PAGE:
Syrians Burn Danish, Norwegian Embassies
- See updated photos at:
See especially the censored in Denmark, Norway and Sweden Reuters
Muslim and left-wing demonstrators take part in an anti-Nazi protest
in Hillerod, Denmark February 4, 2006. More than 100 demonstrators
were arrested during the protest. NORWAY OUT DENMARK OUT SWEDEN OUT NO
THIRD PARTY SALES REUTERS/Lars Moller/Scanpix
and the following photos:
Syrian demonstrators participating in a protest burn the Norwegian
flag outside the burning Norwegian embassy in Damascus February 4,
2006. Furious Syrians set fire to the Danish and Norwegian embassies
on Saturday as protests over cartoons of the Prophet Mohammad showed
no signs of abating despite calls for calm. REUTERS/Handout
Muslim protesters chant slogans and wave placards during a
demonstration in front of the Danish embassy in London, Saturday, Feb.
4, 2006. Hundreds demonstrated outside Denmark's embassy in London on
Saturday to condemn the publication of cartoons considered insulting
to the Prophet Muhammad. (AP Photo/Akira Suemori)
Greek-Orthodox priests take part in a demonstration in protest of
offensive caricatures of Islam's prophet in Gaza City Saturday, Feb.
4, 2006. Hundreds of Palestinians marched through the streets of Gaza
City on Saturday, storming European buildings and burning German and
Danish flags to protest cartoons deemed insulting to the Prophet
Muhammad. (AP Photo/Hatem Moussa)
The following letter was sent to the Canadian Broadcasting
Corp. website (cbc.ca) in response to their coverage of
Muslim community response in Halifax, Nova Scotia (Canada)
to the rash of racist cartoons recently reproduced in
European news media deliberately directed against Muslims:
"Your online report of the Halifax rally-demonstration on
Birmingham Street on Saturday 4 Feb 2006 contains the
'The satirical depictions of the Prophet have spurred days
of demonstrations throughout the Middle East and elsewhere
by Muslims, who were offended because Islamic law forbids
any depictions of Muhammad in order to prevent idolatry.'
"Clearly these 'depictions' were not received in the
'satirical' spirit your report implicitly ascribes to their
author(s). This raises the question: by what logic, then,
can you call them 'satirical'?
"These cartoons are offensive NOT because of anything
'Islamic law forbids', as your report ludicrously suggests,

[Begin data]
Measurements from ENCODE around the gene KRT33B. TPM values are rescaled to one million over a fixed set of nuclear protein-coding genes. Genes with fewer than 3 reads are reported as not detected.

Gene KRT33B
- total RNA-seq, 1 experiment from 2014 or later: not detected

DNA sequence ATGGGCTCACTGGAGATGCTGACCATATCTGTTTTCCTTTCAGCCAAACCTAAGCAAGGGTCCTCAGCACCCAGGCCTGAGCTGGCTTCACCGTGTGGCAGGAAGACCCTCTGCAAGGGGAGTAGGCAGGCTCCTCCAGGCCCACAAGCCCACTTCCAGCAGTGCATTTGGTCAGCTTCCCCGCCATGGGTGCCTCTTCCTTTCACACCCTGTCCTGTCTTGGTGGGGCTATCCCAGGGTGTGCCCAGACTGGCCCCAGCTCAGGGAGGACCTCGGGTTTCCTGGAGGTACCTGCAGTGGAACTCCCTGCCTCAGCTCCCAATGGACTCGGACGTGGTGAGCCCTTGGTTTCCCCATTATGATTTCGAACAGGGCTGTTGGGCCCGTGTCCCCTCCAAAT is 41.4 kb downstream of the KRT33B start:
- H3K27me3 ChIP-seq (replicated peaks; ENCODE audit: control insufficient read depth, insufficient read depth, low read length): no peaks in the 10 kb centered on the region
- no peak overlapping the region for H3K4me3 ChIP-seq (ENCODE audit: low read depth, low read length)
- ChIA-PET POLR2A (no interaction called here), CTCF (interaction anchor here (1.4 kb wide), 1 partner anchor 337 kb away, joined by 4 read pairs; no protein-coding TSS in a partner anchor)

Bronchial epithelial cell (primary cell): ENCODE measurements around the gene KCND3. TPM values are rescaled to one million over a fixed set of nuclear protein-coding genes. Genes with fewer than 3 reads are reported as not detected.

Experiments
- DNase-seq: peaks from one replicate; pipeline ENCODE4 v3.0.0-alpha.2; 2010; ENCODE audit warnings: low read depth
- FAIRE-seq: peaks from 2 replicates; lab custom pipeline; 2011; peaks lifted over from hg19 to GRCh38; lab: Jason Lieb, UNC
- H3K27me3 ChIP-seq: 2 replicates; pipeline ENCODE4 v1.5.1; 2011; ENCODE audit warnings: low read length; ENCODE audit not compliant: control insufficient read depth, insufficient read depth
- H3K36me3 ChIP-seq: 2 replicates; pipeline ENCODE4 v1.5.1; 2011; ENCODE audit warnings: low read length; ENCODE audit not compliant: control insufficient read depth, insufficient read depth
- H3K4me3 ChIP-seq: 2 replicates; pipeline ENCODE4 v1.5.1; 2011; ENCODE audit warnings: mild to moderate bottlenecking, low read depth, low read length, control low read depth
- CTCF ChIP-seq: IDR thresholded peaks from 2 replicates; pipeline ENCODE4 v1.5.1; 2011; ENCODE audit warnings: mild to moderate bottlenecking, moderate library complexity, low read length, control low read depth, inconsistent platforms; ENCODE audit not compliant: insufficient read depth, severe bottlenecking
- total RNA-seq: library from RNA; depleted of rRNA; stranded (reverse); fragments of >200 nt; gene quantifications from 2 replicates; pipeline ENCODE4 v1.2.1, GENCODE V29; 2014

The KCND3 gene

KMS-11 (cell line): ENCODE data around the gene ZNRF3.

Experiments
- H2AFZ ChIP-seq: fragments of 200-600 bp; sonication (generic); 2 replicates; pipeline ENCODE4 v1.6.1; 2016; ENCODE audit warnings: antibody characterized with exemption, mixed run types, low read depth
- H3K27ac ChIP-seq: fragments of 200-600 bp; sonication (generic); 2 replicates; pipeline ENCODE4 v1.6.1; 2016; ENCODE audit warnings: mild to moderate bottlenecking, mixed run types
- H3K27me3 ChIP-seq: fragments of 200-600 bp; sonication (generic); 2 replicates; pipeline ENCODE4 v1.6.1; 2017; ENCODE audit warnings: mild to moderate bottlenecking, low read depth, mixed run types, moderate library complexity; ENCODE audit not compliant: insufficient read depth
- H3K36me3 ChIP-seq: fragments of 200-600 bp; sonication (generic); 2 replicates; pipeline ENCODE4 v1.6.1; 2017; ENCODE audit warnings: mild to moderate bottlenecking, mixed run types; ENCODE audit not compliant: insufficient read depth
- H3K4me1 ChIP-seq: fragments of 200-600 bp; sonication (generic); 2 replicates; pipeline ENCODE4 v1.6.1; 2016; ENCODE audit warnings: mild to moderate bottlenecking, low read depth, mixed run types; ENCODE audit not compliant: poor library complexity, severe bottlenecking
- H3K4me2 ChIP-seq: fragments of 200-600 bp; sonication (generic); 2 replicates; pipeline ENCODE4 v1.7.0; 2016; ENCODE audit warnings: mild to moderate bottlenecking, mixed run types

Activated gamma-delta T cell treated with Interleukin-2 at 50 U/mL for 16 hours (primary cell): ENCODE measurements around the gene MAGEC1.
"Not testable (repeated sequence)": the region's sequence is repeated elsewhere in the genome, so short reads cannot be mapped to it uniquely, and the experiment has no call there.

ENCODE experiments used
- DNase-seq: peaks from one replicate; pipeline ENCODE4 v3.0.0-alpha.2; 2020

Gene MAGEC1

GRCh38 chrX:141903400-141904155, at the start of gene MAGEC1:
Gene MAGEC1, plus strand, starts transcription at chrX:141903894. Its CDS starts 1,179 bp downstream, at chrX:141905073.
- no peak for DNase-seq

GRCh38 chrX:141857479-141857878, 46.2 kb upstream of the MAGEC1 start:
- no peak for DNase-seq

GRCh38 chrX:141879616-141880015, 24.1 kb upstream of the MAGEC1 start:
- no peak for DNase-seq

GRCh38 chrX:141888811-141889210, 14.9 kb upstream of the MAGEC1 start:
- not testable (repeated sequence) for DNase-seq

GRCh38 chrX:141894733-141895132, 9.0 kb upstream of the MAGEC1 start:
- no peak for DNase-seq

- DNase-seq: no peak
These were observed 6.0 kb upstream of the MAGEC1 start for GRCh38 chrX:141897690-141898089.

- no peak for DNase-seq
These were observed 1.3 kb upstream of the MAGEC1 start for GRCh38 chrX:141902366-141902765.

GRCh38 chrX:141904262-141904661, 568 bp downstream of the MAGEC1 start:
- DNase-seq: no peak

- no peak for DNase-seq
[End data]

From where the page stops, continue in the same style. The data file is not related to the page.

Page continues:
but because they smear the conscience of 1.2 billion Muslim
believers. They are also deeply racist. Moreover, they were
re-published at a critical and very revealing moment: NATO
troops, including 2000 Canadians, are stepping up their
infliction of 'collateral damage,' i.e., slaughter, on
Afghani civilians in the name of "rooting out scumbags", as
Canadian Chief of Defence Staff Rick Hillier so
felicitously put it some months back.
"These cartoons, and especially the diversionary
'controversy' whipped up around them, prepare an atmosphere
in which further such genocidal assaults throughout the
Muslim world by the US and NATO can be rationalised . How
'satirical' indeed, as we all convulse in hilarity at the
onset of World War Three."
Here is the CBC's online article:
Muslims rally in Halifax over Muhammad caricatures
Last Updated Sun, 05 Feb 2006 00:42:14 EST
A crowd of about 200 Muslim protesters rallied in front of
Denmark's consulate in Halifax on Saturday, angered by a
Danish newspaper's publication of editorial cartoons of the
The satirical depictions of the Prophet have spurred days
of demonstrations throughout the Middle East and elsewhere
by Muslims, who were offended because Islamic law forbids
any depictions of Muhammad in order to prevent idolatry.
In one of the most violent incidents, Syrian protesters set
fire to the Danish and Norwegian embassies in Damascus on
The protesters in Halifax demonstrated peacefully on the
sidewalks outside the consulate.
Although women were lined up on one side of the street and
men on the other, their messages were the same: freedom of
speech in any country should have limits.
"Freedom, yes! Insult, no!" protesters shouted during the
demonstration, which lasted about an hour.